Night Owl or Early Bird: Embrace or Alter Your Circadian Rhythm? - Annals of Internal Medicine: Fresh Look Blog


Wednesday, January 17, 2024

Night Owl or Early Bird: Embrace or Alter Your Circadian Rhythm?

Growing up, I always heard the wisdom of “early to bed, early to rise,” attributed to Benjamin Franklin. However, life as a hospitalist doesn’t always follow that rule. Last week, I worked the night shifts when one of my colleagues was sick. While working night shifts, I became curious about how it affects our health. A study published in Annals of Internal Medicine caught my interest (1).

This prospective cohort study followed more than 60,000 middle-aged nurses aged 45 to 62 years from 2009 to 2017. The study found that individuals with an evening preference, meaning they feel more energetic later in the day (evening chronotype), had a higher risk for developing diabetes. Moreover, they were more prone to adopting unhealthy habits like smoking, inadequate sleep, and lack of physical activity than those with a morning preference (morning chronotype). Kianersi and colleagues (1) found that women with an evening chronotype were 54% more likely to have unhealthy lifestyle behaviors and had a 72% higher risk for diabetes than those with a morning chronotype (1, 2). The relationship between having an evening chronotype and the risk for diabetes was notably reduced after 6 lifestyle factors were accounted for. This emphasizes the impact of lifestyle behaviors on the connection between chronotype and diabetes.

Chronotype, or circadian preference, is a trait influenced by genetics, indicating a tendency toward earlier or later sleep times. Research has shown the connection between a late chronotype and a 30% increased risk for diabetes (2, 3). Circadian misalignment, arising from a discrepancy between an individual’s chronotype and work timing, could be a significant contributing factor. Adjusting work schedules by placing individuals with late chronotypes on night shifts and those with early chronotypes on morning shifts has proven effective in improving sleep among shift workers (4).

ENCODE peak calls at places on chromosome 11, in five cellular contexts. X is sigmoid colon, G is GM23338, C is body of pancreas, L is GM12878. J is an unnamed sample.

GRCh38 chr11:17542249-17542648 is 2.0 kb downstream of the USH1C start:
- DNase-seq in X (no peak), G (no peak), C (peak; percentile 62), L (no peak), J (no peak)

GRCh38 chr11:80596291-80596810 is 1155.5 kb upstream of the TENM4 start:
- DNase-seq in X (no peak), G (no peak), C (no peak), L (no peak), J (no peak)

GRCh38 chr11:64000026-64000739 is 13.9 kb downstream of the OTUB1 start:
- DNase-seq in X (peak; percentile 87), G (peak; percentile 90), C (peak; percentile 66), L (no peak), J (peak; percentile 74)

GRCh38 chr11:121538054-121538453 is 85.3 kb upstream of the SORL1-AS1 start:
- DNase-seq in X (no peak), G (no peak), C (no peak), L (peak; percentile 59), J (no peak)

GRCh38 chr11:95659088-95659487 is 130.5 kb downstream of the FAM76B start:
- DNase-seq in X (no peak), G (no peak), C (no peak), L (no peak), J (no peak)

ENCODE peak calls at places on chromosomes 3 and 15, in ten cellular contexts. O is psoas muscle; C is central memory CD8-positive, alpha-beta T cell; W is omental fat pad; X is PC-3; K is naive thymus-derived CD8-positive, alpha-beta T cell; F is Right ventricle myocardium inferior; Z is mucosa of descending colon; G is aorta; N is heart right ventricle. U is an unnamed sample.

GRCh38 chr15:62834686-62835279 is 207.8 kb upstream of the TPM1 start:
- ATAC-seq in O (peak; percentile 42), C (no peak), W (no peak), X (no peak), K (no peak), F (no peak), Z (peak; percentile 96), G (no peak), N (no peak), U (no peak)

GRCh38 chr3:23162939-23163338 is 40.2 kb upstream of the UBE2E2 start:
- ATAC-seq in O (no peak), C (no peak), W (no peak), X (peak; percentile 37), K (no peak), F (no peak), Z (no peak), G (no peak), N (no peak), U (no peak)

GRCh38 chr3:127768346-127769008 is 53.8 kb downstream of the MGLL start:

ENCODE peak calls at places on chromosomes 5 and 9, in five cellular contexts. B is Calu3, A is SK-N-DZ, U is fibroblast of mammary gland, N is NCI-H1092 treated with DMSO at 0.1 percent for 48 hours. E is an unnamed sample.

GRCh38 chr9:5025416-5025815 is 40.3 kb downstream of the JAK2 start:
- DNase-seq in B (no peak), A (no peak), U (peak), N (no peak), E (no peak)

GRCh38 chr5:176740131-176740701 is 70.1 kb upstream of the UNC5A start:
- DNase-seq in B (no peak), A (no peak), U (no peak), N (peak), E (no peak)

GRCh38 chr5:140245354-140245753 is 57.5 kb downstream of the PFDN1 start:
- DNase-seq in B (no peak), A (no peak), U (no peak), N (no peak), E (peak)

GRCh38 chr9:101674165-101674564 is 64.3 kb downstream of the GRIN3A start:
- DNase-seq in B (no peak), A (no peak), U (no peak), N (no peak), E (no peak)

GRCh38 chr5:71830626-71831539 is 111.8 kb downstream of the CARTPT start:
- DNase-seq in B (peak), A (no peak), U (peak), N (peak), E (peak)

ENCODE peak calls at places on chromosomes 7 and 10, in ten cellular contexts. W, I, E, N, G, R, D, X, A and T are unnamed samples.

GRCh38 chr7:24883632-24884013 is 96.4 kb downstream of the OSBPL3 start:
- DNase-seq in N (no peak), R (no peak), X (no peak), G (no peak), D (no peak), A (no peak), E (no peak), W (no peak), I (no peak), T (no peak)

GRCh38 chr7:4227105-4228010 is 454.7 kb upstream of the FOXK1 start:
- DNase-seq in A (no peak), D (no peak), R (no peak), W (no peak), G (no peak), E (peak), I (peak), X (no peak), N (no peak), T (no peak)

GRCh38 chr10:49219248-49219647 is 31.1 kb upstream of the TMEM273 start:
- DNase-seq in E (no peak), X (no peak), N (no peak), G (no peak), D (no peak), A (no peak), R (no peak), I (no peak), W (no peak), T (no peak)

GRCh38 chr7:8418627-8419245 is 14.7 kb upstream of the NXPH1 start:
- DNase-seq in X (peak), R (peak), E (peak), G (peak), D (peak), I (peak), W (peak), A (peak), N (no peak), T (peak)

Interpreting this study’s findings requires careful consideration of several key factors. First, the simultaneous assessment of exposure and potential lifestyle “mediators” from the same questionnaire, coupled with the applied statistical methods, limits the ability to establish a clear causal pathway among chronotype, lifestyle factors, and diabetes. Even if chronotype and lifestyle were assessed sequentially, changes in chronotypes later might be correlated with subsequent lifestyle changes. In addition, compared with respondents to the chronotype question, nonrespondents were more likely to be non-White, have prevalent diabetes, and exhibit unhealthy lifestyle behaviors, potentially leading to an overestimation of the association between evening chronotype and diabetes risk. Furthermore, psychological factors associated with both evening chronotype and diabetes risk were not considered and could act as confounders. Another potential unmeasured confounder is the type of work, which may influence an individual’s chronotype, health behaviors, and diabetes risk.

To broaden the applicability of the findings, additional studies in different populations are required, especially focusing on genetic influences on chronotype. This will help determine if the results extend to men, non-White individuals, and diverse socioeconomic groups. It’s also important to account for generational variations in diet, exercise, and body weight to assess the relevance of the findings across age groups. At the end of the day, each of us has different priorities and preferences. Some days, a night owl may want to be an early bird, and vice versa. In health care, we need both to take care of our patients around the clock.


  1. Kianersi S, Liu Y, Guasch-Ferré M, et al. Chronotype, unhealthy lifestyle, and diabetes risk in middle-aged U.S. women. A prospective cohort study. Ann Intern Med. 2023;176:1330-1339. [PMID: 37696036] doi:10.7326/M23-0728
  2. Lin K, Song M, Giovannucci E. Evening chronotype, circadian misalignment, and metabolic health: implications for diabetes prevention and beyond. Ann Intern Med. 2023;176:1422-1423. [PMID: 37696034] doi:10.7326/M23-2257
  3. Reutrakul S, Hood MM, Crowley SJ, et al. Chronotype is independently associated with glycemic control in type 2 diabetes. Diabetes Care. 2013;36:2523-9. [PMID: 23637357] doi:10.2337/dc12-2697
  4. Vetter C, Fischer D, Matera JL, et al. Aligning work and circadian time in shift workers improves sleep and reduces circadian disruption. Curr Biol. 2015;25:907-11. [PMID: 25772446] doi:10.1016/j.cub.2015.01.064

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